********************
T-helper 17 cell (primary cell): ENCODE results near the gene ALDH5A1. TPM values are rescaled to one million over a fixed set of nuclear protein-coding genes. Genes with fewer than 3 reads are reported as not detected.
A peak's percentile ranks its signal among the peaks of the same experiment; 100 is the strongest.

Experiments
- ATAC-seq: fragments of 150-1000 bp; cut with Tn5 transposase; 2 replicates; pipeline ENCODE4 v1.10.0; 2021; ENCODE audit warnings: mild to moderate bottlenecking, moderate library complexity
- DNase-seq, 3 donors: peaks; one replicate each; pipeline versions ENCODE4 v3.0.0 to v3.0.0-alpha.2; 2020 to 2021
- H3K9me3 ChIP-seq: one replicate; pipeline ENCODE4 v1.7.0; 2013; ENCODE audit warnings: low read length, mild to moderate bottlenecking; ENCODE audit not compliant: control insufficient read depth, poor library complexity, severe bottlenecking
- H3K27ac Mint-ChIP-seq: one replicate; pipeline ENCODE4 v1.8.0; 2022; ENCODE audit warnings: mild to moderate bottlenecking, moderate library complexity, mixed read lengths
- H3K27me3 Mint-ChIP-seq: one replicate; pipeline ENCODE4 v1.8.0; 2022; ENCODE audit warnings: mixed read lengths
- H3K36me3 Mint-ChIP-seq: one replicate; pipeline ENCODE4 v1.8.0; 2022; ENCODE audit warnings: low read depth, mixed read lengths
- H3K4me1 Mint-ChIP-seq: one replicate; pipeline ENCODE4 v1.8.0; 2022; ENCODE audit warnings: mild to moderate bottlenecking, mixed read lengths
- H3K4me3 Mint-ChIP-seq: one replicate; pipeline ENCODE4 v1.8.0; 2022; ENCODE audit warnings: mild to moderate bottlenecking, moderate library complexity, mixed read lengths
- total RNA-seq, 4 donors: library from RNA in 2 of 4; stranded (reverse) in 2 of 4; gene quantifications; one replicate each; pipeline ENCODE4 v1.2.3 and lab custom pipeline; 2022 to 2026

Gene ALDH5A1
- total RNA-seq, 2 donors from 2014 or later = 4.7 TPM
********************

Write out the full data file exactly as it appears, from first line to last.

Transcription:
T-helper 17 cell (primary cell): ENCODE results near the gene ALDH5A1. TPM values are rescaled to one million over a fixed set of nuclear protein-coding genes. Genes with fewer than 3 reads are reported as not detected.
A peak's percentile ranks its signal among the peaks of the same experiment; 100 is the strongest.

Experiments
- ATAC-seq: fragments of 150-1000 bp; cut with Tn5 transposase; 2 replicates; pipeline ENCODE4 v1.10.0; 2021; ENCODE audit warnings: mild to moderate bottlenecking, moderate library complexity
- DNase-seq, 3 donors: peaks; one replicate each; pipeline versions ENCODE4 v3.0.0 to v3.0.0-alpha.2; 2020 to 2021
- H3K9me3 ChIP-seq: one replicate; pipeline ENCODE4 v1.7.0; 2013; ENCODE audit warnings: low read length, mild to moderate bottlenecking; ENCODE audit not compliant: control insufficient read depth, poor library complexity, severe bottlenecking
- H3K27ac Mint-ChIP-seq: one replicate; pipeline ENCODE4 v1.8.0; 2022; ENCODE audit warnings: mild to moderate bottlenecking, moderate library complexity, mixed read lengths
- H3K27me3 Mint-ChIP-seq: one replicate; pipeline ENCODE4 v1.8.0; 2022; ENCODE audit warnings: mixed read lengths
- H3K36me3 Mint-ChIP-seq: one replicate; pipeline ENCODE4 v1.8.0; 2022; ENCODE audit warnings: low read depth, mixed read lengths
- H3K4me1 Mint-ChIP-seq: one replicate; pipeline ENCODE4 v1.8.0; 2022; ENCODE audit warnings: mild to moderate bottlenecking, mixed read lengths
- H3K4me3 Mint-ChIP-seq: one replicate; pipeline ENCODE4 v1.8.0; 2022; ENCODE audit warnings: mild to moderate bottlenecking, moderate library complexity, mixed read lengths
- total RNA-seq, 4 donors: library from RNA in 2 of 4; stranded (reverse) in 2 of 4; gene quantifications; one replicate each; pipeline ENCODE4 v1.2.3 and lab custom pipeline; 2022 to 2026

Gene ALDH5A1
- total RNA-seq, 2 donors from 2014 or later = 4.7 TPM